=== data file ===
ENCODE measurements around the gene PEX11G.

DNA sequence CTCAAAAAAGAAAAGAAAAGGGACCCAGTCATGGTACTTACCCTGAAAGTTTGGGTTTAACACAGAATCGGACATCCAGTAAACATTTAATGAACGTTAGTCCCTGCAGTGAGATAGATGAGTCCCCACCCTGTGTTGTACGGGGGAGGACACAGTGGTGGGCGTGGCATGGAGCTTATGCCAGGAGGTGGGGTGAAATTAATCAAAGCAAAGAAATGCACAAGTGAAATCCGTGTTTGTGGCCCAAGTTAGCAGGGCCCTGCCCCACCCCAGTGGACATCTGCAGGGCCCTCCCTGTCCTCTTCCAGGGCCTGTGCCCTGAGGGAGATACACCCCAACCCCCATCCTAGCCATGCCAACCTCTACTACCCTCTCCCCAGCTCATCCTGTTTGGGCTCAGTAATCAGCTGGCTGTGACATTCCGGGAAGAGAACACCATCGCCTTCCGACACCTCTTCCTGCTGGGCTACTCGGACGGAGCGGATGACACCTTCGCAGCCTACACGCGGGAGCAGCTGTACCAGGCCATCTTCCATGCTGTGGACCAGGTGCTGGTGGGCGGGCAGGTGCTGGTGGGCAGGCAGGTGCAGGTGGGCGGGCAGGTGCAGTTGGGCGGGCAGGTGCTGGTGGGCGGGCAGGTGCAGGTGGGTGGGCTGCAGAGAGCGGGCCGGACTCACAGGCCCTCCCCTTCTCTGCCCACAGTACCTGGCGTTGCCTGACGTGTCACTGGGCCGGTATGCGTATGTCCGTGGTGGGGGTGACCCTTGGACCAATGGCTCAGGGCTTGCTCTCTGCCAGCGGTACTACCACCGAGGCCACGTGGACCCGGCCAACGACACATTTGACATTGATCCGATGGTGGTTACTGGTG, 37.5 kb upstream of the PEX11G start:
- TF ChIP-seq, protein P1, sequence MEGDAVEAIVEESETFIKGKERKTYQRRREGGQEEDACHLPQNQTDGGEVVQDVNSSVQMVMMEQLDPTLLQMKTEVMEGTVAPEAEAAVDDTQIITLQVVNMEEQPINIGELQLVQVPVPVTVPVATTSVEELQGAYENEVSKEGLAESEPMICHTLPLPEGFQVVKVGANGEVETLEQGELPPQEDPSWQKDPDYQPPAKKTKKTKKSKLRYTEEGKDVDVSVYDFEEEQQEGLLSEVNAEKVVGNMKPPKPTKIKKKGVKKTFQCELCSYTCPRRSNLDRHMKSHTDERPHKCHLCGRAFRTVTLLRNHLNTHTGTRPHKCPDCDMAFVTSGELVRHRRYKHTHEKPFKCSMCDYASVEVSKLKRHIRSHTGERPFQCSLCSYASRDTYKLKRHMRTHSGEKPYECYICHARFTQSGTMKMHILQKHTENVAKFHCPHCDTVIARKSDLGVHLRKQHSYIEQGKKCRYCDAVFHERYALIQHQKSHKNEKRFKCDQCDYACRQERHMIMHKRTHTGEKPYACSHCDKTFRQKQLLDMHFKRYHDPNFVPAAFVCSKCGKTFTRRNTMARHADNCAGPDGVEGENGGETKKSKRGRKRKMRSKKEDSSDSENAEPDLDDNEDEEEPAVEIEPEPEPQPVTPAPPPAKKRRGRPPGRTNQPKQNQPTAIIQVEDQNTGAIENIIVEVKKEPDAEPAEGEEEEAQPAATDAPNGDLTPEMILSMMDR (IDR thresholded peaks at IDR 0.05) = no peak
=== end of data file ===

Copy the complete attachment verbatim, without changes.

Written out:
ENCODE measurements around the gene PEX11G.

DNA sequence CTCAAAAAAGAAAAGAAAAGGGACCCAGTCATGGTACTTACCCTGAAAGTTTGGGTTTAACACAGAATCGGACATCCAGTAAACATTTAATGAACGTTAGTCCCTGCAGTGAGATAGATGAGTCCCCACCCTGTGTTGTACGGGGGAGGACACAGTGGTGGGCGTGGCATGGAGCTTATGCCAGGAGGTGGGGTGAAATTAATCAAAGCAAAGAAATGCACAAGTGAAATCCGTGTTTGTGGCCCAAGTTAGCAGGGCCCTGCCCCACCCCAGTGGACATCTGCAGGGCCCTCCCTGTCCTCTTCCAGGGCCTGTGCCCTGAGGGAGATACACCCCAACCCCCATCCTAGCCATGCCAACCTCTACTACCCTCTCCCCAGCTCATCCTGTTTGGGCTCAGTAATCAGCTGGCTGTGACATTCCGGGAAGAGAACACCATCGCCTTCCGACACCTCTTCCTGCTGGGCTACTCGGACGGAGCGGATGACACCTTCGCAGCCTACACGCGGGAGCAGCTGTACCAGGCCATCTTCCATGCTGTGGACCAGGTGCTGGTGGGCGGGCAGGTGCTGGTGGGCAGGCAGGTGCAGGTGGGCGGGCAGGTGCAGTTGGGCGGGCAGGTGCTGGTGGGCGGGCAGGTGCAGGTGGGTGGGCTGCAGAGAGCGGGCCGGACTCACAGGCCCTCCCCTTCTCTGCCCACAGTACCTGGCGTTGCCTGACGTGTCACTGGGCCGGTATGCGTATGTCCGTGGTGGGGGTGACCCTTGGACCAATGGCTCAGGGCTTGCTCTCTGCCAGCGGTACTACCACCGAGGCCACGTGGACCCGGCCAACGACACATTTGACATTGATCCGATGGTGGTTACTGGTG, 37.5 kb upstream of the PEX11G start:
- TF ChIP-seq, protein P1, sequence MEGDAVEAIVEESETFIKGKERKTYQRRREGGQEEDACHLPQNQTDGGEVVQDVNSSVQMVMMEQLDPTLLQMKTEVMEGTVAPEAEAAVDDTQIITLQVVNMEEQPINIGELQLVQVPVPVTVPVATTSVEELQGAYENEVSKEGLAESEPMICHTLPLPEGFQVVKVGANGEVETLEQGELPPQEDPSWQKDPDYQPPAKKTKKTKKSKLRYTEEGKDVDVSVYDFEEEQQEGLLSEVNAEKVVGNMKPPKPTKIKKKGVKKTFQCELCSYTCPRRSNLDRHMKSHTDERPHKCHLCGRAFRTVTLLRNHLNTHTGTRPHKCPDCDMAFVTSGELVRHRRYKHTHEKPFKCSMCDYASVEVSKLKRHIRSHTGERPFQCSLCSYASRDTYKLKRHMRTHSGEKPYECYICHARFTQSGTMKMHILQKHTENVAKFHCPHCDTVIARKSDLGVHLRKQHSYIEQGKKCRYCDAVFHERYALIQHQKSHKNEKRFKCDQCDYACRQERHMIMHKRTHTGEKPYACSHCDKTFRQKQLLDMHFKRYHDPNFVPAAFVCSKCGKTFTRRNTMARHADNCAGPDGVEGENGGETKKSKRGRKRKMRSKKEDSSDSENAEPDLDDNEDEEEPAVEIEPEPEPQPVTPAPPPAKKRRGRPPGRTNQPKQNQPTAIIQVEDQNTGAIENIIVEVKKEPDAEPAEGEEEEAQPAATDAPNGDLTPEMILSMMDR (IDR thresholded peaks at IDR 0.05) = no peak